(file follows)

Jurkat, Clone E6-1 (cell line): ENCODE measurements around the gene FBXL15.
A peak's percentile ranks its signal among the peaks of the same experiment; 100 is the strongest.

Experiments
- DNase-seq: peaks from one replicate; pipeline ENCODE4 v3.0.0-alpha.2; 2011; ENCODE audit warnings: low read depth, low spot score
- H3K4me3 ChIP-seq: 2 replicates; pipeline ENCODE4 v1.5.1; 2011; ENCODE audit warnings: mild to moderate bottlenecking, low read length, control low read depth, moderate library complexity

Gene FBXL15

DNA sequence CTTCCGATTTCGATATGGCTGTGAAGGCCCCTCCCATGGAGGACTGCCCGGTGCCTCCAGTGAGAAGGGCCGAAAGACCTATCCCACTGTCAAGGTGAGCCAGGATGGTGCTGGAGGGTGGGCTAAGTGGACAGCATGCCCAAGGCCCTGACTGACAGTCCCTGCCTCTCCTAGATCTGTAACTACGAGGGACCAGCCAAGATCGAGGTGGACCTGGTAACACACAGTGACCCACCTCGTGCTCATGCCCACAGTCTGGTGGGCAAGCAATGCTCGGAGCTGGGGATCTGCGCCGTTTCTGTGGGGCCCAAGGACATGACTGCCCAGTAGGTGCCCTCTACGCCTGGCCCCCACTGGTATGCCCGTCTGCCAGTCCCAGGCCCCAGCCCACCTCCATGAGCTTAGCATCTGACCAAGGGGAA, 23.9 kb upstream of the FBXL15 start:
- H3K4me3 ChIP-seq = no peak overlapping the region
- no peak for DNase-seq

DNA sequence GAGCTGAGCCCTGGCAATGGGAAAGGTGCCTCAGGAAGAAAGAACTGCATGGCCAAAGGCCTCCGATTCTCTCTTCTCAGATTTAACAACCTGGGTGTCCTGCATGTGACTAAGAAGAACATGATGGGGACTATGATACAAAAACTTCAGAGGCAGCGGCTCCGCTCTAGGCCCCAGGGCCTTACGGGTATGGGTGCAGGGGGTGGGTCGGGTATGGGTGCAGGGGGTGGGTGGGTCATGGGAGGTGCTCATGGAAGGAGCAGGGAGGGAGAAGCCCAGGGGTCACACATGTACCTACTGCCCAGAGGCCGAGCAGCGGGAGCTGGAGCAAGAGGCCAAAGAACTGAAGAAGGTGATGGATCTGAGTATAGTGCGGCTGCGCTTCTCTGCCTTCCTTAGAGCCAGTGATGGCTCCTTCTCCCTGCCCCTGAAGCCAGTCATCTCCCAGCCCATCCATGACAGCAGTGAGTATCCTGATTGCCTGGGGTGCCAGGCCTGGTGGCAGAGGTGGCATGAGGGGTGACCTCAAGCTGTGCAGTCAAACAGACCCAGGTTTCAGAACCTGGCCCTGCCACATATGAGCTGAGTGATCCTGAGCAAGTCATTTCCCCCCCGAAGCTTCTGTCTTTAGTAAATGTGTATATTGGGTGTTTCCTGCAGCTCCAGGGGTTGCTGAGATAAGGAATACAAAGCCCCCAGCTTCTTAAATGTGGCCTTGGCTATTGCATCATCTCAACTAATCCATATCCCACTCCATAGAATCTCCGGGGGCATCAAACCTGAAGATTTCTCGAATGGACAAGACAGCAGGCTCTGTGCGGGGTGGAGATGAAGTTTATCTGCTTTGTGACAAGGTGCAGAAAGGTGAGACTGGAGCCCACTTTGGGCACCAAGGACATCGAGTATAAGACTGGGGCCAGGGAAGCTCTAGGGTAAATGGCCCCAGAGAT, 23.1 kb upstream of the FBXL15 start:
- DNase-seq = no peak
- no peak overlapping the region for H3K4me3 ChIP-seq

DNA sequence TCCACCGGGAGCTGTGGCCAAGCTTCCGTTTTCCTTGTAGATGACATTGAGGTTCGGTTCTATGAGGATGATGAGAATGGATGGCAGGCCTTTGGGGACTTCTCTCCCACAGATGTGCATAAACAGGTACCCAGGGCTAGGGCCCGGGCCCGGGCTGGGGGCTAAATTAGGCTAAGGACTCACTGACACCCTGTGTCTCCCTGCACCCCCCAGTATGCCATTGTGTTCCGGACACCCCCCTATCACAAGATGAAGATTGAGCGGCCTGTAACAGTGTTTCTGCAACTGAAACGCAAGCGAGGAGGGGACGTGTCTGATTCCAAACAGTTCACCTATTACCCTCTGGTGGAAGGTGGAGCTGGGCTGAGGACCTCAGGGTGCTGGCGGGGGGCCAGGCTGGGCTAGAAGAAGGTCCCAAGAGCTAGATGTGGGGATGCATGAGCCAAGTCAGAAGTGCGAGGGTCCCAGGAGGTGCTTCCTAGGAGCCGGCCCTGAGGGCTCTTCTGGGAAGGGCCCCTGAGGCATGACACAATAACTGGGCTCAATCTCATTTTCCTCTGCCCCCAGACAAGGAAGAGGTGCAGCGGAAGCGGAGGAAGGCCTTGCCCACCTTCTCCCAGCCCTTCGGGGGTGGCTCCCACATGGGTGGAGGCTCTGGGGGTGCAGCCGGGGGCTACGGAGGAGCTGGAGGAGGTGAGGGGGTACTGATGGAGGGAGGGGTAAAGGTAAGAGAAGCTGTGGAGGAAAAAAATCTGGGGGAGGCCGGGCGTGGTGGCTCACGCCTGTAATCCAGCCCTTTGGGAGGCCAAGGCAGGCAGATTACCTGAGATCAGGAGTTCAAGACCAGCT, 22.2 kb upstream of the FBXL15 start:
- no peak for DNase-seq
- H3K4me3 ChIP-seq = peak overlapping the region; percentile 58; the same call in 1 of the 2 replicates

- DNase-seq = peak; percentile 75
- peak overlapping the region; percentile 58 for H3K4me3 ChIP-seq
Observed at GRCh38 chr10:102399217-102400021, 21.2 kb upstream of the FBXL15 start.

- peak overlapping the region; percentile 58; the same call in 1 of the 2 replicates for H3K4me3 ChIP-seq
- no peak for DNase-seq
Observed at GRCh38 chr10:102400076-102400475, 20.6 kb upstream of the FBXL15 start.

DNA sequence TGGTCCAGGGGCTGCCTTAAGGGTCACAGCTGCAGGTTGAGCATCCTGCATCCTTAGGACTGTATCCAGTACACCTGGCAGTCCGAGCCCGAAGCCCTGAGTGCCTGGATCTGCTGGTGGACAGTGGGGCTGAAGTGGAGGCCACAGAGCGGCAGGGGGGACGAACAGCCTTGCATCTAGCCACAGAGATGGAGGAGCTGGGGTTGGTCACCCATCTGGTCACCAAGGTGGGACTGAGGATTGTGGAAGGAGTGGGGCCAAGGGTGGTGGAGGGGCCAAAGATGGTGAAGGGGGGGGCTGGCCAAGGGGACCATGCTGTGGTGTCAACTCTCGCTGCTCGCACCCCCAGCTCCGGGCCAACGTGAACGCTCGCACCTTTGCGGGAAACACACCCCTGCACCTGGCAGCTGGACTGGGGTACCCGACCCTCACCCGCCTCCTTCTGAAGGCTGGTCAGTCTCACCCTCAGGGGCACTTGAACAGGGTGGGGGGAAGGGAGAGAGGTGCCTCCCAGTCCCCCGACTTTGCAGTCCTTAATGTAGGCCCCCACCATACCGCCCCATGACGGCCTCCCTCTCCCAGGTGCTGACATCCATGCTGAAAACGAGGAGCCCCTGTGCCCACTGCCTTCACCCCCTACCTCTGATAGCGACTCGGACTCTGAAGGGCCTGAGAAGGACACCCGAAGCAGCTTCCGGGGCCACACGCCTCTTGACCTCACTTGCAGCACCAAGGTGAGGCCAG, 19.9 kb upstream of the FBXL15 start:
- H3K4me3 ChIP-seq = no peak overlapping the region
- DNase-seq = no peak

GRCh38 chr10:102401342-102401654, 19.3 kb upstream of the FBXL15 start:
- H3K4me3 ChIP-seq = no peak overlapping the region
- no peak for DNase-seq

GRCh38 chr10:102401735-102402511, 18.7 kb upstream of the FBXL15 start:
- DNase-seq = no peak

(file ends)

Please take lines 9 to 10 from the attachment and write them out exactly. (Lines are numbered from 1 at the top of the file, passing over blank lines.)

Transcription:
- no peak for DNase-seq

DNA sequence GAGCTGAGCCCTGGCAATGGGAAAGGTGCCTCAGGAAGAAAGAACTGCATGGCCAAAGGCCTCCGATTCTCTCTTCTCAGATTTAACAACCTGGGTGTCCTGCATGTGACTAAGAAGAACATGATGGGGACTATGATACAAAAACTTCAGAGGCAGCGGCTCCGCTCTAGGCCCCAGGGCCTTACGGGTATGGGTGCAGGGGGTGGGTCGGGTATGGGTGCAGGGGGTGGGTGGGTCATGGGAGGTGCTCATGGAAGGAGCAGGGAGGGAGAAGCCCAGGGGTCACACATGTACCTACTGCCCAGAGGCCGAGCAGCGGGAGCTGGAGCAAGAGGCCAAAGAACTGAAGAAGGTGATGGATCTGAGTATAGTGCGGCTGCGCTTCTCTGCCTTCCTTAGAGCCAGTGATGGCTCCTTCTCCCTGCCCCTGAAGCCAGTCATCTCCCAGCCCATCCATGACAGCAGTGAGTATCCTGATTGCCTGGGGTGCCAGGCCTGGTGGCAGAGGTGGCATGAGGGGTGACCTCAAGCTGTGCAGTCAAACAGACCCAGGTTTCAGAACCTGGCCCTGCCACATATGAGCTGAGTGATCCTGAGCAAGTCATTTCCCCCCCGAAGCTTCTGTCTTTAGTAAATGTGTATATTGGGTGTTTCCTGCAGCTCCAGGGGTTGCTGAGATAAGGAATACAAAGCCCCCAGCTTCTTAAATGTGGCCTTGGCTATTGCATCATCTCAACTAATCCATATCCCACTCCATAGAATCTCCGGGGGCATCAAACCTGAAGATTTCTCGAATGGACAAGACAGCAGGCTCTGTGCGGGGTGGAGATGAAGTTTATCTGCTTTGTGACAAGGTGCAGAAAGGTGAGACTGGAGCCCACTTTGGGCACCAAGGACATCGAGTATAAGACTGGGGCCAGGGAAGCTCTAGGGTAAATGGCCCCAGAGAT, 23.1 kb upstream of the FBXL15 start: